Funding: The research reported here was supported by the Department of Veterans Affairs, Veterans Health Administration, Office of Rural Health, Veterans Rural Health Resource Center-Central Region (VRHRC-CR), and the VA Health Services Research and Development (HSR&D) Service, Center for Comprehensive Access and Delivery Research and Evaluation (CADRE) (REA 09-220). The views expressed in this article are those of the authors and do not necessarily represent the views or policy of the Department of Veterans Affairs or the United States Government.
Evaluation of a Home-Based Colorectal Cancer Screening Intervention in a Rural State
Article first published online: 25 OCT 2013
© 2013 National Rural Health Association
The Journal of Rural Health
Volume 30, Issue 3, pages 322–332, Summer 2014
How to Cite
Charlton, M. E., Mengeling, M. A., Halfdanarson, T. R., Makki, N. M., Malhotra, A., Klutts, J. S., Levy, B. T. and Kaboli, P. J. (2014), Evaluation of a Home-Based Colorectal Cancer Screening Intervention in a Rural State. The Journal of Rural Health, 30: 322–332. doi: 10.1111/jrh.12052
Disclosures: The authors report no financial disclosures.
Acknowledgments: The authors would like to thank Stacy Wittrock and Ashley Cozad for their efforts in coordinating this study. We would also like to acknowledge Lindsey Davenport-Landry in the Iowa City VA laboratory for her work in managing all of the laboratory aspects of this project.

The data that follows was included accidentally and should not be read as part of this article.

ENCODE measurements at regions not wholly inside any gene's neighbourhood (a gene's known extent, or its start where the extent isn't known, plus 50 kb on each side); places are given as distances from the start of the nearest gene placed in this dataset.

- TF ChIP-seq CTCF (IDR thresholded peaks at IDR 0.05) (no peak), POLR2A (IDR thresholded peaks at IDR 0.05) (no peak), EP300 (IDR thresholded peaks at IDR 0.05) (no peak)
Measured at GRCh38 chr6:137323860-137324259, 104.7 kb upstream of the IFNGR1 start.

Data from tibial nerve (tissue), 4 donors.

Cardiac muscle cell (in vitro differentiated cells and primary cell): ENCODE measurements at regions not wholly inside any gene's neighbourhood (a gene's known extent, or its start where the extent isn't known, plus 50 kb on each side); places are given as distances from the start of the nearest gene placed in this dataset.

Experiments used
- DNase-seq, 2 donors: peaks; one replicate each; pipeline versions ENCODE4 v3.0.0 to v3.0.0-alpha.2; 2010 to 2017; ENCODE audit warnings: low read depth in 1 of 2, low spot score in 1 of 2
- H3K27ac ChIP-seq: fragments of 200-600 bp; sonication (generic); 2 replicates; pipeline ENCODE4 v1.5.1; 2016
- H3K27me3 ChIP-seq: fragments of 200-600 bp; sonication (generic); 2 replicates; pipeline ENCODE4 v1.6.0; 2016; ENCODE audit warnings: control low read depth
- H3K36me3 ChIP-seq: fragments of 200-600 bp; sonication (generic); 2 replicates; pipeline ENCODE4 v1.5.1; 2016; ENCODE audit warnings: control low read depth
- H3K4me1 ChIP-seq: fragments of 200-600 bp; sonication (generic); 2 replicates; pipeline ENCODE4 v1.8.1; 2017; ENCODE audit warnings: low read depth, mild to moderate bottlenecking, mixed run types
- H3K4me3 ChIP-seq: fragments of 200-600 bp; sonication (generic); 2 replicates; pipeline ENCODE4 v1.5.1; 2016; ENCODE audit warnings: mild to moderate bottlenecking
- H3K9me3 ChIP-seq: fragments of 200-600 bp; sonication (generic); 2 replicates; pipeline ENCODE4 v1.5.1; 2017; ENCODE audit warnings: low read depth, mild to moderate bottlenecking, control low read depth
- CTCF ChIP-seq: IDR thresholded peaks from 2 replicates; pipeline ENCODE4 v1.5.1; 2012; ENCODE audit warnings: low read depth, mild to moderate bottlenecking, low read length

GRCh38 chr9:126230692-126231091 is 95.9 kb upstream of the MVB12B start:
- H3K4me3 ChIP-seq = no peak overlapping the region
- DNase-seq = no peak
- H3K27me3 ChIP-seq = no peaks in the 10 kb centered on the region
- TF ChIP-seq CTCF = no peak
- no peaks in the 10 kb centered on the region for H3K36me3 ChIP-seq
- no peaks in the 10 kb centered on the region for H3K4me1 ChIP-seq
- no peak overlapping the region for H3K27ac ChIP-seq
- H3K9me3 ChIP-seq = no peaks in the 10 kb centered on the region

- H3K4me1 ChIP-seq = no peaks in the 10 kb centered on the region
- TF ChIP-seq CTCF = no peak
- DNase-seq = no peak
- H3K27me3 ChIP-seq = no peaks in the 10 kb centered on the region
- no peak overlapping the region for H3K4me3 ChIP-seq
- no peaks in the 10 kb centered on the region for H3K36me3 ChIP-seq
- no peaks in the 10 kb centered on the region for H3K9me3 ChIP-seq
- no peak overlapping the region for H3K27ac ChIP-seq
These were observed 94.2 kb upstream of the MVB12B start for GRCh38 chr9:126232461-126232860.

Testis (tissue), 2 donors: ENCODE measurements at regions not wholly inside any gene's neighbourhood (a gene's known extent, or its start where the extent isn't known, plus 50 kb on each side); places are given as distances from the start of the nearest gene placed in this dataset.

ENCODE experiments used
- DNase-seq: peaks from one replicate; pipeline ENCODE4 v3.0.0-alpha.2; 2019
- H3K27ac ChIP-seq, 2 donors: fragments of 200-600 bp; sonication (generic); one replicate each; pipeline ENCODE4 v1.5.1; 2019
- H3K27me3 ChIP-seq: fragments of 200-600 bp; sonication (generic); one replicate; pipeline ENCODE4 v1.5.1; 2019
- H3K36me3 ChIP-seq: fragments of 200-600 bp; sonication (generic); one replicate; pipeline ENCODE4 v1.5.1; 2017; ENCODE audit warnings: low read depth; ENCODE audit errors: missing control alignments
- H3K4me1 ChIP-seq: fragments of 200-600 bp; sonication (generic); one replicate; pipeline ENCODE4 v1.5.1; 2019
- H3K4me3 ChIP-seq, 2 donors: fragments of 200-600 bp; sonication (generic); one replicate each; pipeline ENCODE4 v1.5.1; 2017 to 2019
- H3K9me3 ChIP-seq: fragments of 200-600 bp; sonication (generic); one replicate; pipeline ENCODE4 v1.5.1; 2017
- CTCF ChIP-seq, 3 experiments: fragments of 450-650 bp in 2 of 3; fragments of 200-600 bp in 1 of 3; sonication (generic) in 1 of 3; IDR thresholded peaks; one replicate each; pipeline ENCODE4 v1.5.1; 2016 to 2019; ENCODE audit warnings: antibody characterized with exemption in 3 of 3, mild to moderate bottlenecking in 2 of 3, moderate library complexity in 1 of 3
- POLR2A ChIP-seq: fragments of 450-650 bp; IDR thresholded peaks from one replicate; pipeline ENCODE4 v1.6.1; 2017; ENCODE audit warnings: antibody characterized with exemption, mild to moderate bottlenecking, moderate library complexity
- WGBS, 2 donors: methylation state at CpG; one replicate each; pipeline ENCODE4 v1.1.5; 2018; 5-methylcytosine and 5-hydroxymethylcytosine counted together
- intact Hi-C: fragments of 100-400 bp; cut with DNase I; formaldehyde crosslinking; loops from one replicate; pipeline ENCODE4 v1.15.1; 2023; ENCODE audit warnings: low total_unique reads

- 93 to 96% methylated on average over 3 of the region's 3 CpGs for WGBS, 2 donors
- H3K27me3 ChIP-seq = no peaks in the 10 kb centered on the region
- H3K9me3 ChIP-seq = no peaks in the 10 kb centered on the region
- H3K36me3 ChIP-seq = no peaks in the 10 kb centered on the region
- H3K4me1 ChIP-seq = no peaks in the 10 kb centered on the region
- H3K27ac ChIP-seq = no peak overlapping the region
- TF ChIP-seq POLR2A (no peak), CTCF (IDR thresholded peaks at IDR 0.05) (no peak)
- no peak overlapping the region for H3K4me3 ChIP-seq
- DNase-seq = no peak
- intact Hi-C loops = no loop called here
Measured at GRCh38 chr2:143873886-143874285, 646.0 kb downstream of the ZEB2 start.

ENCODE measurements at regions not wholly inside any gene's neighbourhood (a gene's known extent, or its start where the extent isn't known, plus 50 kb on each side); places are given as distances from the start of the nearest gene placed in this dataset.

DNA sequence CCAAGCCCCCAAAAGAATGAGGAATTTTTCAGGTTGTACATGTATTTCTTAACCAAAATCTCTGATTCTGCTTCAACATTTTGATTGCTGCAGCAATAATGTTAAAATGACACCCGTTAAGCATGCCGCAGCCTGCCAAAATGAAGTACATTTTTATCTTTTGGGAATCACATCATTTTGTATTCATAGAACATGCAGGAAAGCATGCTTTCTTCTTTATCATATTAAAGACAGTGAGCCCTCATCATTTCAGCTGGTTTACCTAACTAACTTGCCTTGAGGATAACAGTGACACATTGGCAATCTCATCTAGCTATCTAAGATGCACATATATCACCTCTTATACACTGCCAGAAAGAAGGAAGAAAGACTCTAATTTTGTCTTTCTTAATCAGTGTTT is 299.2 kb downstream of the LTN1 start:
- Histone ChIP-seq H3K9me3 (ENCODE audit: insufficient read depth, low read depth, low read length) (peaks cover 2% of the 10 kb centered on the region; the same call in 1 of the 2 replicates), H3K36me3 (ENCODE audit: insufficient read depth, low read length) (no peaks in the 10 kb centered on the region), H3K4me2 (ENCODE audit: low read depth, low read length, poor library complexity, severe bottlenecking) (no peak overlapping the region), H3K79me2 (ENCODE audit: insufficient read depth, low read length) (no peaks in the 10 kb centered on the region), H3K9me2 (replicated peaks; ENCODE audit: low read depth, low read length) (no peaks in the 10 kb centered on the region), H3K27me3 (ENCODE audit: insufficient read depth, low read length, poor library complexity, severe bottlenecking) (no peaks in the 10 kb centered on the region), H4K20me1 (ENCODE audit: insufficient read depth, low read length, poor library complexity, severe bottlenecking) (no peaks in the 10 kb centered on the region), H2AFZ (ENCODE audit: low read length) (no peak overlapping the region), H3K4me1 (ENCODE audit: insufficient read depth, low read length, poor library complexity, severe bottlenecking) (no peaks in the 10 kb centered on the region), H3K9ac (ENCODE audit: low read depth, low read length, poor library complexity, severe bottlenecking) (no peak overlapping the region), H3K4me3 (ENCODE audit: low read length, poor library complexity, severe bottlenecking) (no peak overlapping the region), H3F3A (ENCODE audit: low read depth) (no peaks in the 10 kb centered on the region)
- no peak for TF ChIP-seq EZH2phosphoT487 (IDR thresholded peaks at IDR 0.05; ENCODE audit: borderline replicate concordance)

- Issue published online: 1 JUL 2014
- Article first published online: 25 OCT 2013
- Department of Veterans Affairs, Veterans Health Administration, Office of Rural Health, Veterans Rural Health Resource Center-Central Region. Grant Number: VRHRC-CR
- VA Health Services Research and Development. Grant Number: HSR&D
- access to care;
- colorectal cancer screening;
- fecal immunochemical test;
- health services research;
- program evaluation
Distance from health care facilities can be a barrier to colorectal cancer (CRC) screening, especially for colonoscopy. Alternatively, an improved at-home stool-based screening tool, the fecal immunochemical test (FIT), requires only a single sample and has a better sensitivity-specificity balance compared to traditional guaiac fecal occult blood tests. Our objective was to determine if FITs mailed to asymptomatic, average-risk patients overdue for screening resulted in higher screening rates versus mailing educational materials alone or no intervention (ie, usual care).
Veterans ages 51-64, asymptomatic, at average risk for CRC, overdue for screening and in a veterans administration (VA) catchment area covering a large rural population were randomly assigned to 3 groups: (1) education only (Ed) group: mailed CRC educational materials and a survey of screening history and preferences (N = 499); (2) FIT group: mailed the FIT, plus educational materials and survey (N = 500); and (3) usual care (UC) group: received no mailings (N = 500).
At 6 months postintervention, 21% of the FIT group had received CRC screening by any method compared to 6% of the Ed group (and 6% of the UC group) (P < .0001). Of the 105 respondents from the FIT group, 71 (68%) were eligible to take the FIT. Of those, 64 (90%) completed the FIT and 8 (12%) tested positive.
This low-intensity intervention of mailing FITs to average risk patients overdue for screening resulted in a significantly higher screening rate than educational materials alone or usual care, and may be of particular interest in rural areas.